Street Photography #3 Work A Scene…

This has to be one of the most important, yet often overlooked areas of Street Photography. You may be nervous when shooting a scene or a person, I know that I am. It is perhaps these nerves that give us a small dose of adrenalin, the ‘hit’ of getting a good shot. Unfortunately this adrenalin rush can push us into a ‘fight or flight’ mode. I do not want to get into a fight when out taking photos, but our urge for flight can be strong. Now is the time to take a breath, assess the scene and work out the angles.


I hung around and got a dozen photos of this guy.

When someone is first confronted with a photographer their body language can be defensive, this is natural, when I take someone’s photo I am taking their space and their time. A defensive position can create a ‘stiff’ and awkward looking shot. If you hang around, then often the person being observed will:

  • start forgetting you are there. This is perfect and you will get some natural looking photos.
  • carry on, pleased that someone has noticed them. This can be great, although it can end in more of a ‘show’ for the camera.
  • just carry on, too busy to get involved. Again this is ideal, but often people will start to get annoyed if you take too long, so know when to move on.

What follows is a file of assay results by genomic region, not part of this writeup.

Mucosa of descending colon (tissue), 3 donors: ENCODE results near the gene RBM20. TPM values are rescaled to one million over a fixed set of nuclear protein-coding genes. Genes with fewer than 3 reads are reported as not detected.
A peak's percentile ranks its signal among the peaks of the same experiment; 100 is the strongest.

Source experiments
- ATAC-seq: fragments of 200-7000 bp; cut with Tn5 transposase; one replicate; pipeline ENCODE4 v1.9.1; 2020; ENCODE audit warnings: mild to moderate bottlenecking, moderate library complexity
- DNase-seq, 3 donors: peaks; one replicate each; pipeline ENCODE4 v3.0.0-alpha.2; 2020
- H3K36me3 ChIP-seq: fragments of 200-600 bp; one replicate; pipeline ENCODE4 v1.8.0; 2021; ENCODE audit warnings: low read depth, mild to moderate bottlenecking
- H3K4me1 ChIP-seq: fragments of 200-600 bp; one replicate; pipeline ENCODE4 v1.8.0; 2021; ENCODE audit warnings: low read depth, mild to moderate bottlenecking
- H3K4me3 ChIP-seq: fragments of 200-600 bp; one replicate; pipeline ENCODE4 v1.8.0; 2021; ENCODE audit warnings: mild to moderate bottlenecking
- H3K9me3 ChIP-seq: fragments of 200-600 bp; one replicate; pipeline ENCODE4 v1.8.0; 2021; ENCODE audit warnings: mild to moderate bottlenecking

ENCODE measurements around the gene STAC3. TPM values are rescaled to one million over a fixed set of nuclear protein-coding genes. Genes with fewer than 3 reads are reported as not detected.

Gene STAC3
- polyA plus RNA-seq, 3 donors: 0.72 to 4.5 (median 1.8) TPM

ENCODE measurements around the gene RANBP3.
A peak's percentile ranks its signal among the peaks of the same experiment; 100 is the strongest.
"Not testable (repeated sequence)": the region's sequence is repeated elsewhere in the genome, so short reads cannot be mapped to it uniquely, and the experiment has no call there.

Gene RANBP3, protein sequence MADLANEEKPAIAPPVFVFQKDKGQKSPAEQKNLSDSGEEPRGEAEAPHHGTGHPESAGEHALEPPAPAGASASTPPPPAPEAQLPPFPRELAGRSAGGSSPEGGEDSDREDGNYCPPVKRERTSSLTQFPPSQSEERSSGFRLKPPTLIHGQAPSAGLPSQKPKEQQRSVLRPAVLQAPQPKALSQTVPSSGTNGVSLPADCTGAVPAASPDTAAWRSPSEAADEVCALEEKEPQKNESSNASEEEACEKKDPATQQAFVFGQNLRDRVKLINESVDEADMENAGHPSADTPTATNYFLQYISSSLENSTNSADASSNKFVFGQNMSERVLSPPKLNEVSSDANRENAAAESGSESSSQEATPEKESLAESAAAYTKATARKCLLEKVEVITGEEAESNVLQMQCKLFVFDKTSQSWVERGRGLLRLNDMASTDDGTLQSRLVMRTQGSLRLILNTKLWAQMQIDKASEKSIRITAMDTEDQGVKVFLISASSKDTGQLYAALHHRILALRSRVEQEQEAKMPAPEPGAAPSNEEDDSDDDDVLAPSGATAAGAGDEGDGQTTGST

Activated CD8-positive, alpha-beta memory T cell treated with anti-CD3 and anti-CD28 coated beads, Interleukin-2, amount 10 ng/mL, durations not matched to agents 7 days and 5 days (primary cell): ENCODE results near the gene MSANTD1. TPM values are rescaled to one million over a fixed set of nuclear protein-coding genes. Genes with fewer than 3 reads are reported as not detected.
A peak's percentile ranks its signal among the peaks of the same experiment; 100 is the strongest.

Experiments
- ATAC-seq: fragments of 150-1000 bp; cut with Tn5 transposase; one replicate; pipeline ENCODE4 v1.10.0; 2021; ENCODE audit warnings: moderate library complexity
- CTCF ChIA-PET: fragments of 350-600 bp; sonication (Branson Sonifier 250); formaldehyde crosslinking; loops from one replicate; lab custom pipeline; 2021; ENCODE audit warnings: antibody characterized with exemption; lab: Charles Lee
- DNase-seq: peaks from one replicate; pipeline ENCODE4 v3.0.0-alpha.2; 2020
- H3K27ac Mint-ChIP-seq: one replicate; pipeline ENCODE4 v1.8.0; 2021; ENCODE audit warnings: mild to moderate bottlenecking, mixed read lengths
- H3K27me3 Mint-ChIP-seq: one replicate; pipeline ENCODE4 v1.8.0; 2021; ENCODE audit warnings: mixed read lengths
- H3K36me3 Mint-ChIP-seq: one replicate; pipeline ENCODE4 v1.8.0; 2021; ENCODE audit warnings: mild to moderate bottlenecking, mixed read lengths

I find the last point is the most common occurrence and am getting a sixth sense regarding when to move on. Slowing down allows for time to think. Try to run through these mental checklist…

  • grounding, this refers to what is in the background. Try and keep it clean and not too distracting. Check you depth of field (DOF).
  • check your camera settings, don’t ‘chimp’ after every shot, but check your pictures and if the lighting is tricky look at your histogram.
  • look for patterns, such as repeated colours, phrases or groups of similar people.
  • make sure you are looking at the edges of your frame, are there leading lines that can be used, or do you need to adjust your shot so there are no awkward objects in the corners? Are there lightbulbs stealing the show that could be eliminated with a simple bit of re-framing?



Find a good background and just wait…

Finally, if someone knows you have been taking shots of them, go and show them the pictures, pass on your email and start a conversation. Lets bring the world a little closer through our photography.

If you have read this far, why not hit ‘follow’, or make a comment and join in the conversation?

Keep clicking, Chris

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